Bob Dylan has been enjoying a resurgence of popularity in the last two years with the release of his album Time Out Of Mind (an album absurdly over-praised by aging rock critics) and the release of his infamous 1966 concert in England, where he split his audience in half by going electric. In light of this current attention, it’s too bad that D.A. Pennebaker’s documentary Don’t Look Back seems a lost artifact now, an account of a 1965 tour in England that caught Dylan at a crossroads in his career.
We follow Bob and his crew – Joan Baez, manager Albert Grossman, tour manager Bob Neuwirth – on a mini-tour, during which Dylan’s “The Times They Are A Changin’” was in the British top ten. Yet Dylan is much more interested in his newer single just starting up the British charts, “Subterranean Homesick Blues.” The new electric sound in “Blues” was already disturbing the folk faithful who regarded Dylan as their very own eternally acoustic Woody Guthrie. It’s fascinating to watch Dylan deal with the press, who seem determined to tag him as an angry folk singer at a time when his lyrics were becoming increasingly surreal.
This film shows Dylan at an artistic crossroads, both amused and angered at the journalists who look to him as an oracle of truth. We get remarkable footage of Dylan putting on a young student/journalist with a hilarious discourse on the nature of friendship (much to the delight of one-time Animals keyboardist Alan Price, slumming here) and a scene where, backstage before an s.r.o. Royal Albert Hall gig, he vents his frustration with the press on a middle-aged Time magazine reporter whom he takes to task for journalistic irresponsibility.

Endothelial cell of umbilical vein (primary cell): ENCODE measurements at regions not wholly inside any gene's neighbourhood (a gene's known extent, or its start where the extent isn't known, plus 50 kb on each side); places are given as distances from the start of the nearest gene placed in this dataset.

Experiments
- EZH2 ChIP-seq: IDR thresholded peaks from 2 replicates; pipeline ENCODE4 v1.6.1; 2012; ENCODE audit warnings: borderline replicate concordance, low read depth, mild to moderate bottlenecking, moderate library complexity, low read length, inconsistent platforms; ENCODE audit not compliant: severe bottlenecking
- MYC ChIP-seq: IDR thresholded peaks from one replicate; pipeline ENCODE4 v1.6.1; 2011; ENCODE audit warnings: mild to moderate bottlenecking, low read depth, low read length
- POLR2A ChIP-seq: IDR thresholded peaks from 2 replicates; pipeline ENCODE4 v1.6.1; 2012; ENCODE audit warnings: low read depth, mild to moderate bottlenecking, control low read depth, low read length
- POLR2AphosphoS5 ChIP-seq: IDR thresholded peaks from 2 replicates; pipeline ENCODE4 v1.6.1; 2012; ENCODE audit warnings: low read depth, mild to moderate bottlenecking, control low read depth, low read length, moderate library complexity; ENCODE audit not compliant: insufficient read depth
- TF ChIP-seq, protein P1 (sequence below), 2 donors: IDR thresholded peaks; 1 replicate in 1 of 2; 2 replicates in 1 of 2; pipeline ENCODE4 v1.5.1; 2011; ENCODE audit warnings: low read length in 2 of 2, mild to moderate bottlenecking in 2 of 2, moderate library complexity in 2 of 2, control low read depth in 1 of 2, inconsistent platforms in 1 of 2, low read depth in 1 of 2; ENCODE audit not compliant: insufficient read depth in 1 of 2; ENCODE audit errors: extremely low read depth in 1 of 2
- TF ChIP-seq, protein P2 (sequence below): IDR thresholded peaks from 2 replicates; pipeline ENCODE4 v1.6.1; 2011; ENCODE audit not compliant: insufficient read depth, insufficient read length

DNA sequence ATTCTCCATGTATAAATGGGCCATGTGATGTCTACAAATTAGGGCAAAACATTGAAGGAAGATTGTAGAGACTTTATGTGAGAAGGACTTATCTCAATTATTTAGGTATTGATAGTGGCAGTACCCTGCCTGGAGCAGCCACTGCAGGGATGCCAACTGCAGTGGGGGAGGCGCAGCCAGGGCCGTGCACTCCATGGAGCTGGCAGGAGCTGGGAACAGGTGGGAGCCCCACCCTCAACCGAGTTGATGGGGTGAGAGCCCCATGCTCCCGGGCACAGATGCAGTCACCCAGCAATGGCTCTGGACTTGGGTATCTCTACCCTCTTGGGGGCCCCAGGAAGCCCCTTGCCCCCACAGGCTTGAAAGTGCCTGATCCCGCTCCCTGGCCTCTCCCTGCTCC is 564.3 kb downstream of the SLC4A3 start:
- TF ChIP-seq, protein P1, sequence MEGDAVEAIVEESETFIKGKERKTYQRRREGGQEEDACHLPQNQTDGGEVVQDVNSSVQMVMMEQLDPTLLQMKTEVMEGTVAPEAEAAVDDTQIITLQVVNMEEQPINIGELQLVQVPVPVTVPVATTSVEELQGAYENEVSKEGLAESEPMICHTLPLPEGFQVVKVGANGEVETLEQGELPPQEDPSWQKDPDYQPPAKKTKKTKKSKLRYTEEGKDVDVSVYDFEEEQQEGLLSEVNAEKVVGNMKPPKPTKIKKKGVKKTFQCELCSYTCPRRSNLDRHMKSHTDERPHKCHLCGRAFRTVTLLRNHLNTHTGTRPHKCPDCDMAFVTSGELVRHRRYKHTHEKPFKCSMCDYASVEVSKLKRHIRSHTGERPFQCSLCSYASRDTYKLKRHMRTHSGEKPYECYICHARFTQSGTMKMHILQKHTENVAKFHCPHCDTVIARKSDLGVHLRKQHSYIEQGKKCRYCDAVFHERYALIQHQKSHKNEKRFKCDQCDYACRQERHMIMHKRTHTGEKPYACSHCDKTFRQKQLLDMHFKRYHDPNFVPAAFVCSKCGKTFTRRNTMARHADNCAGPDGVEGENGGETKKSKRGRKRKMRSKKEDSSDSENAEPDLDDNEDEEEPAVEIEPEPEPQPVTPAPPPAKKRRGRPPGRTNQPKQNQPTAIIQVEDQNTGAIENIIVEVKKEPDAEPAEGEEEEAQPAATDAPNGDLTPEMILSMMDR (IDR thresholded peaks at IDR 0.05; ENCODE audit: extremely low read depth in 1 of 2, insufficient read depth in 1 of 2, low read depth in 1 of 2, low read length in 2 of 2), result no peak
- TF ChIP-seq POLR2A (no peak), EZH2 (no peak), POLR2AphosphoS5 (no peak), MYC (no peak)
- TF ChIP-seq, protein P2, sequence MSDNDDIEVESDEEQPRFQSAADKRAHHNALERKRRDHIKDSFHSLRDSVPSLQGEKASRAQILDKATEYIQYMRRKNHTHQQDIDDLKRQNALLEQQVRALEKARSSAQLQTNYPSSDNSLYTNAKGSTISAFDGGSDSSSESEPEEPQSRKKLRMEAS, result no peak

Musically, we get a last look at Dylan’s folk messenger incarnation in songs such as “The Lonesome Death of Hattie Carroll” and “Don’t Think Twice, It’s All Right,” as well as a glimpse into the new Dylan in “Gates of Eden” and the sublimely gorgeous “Love Minus Zero/No Limit.” It’s fascinating to watch Dylan in front of a crowd (made up of men in ties) hanging on his every lyric and harmonica lick with the knowledge that this was the same audience that would yell “Judas!” at him in 1966. But Dylan must have been used to such misnomers: at the end of the film, manager Grossman informs Dylan that the press havs labeled him an anarchist because he offers no solutions.
The film is riveting, documenting a moment in pop music history where the music was changing, not by the dictates of the audience, but by the sheer will of musicians – like Dylan – willing to risk everything for their art.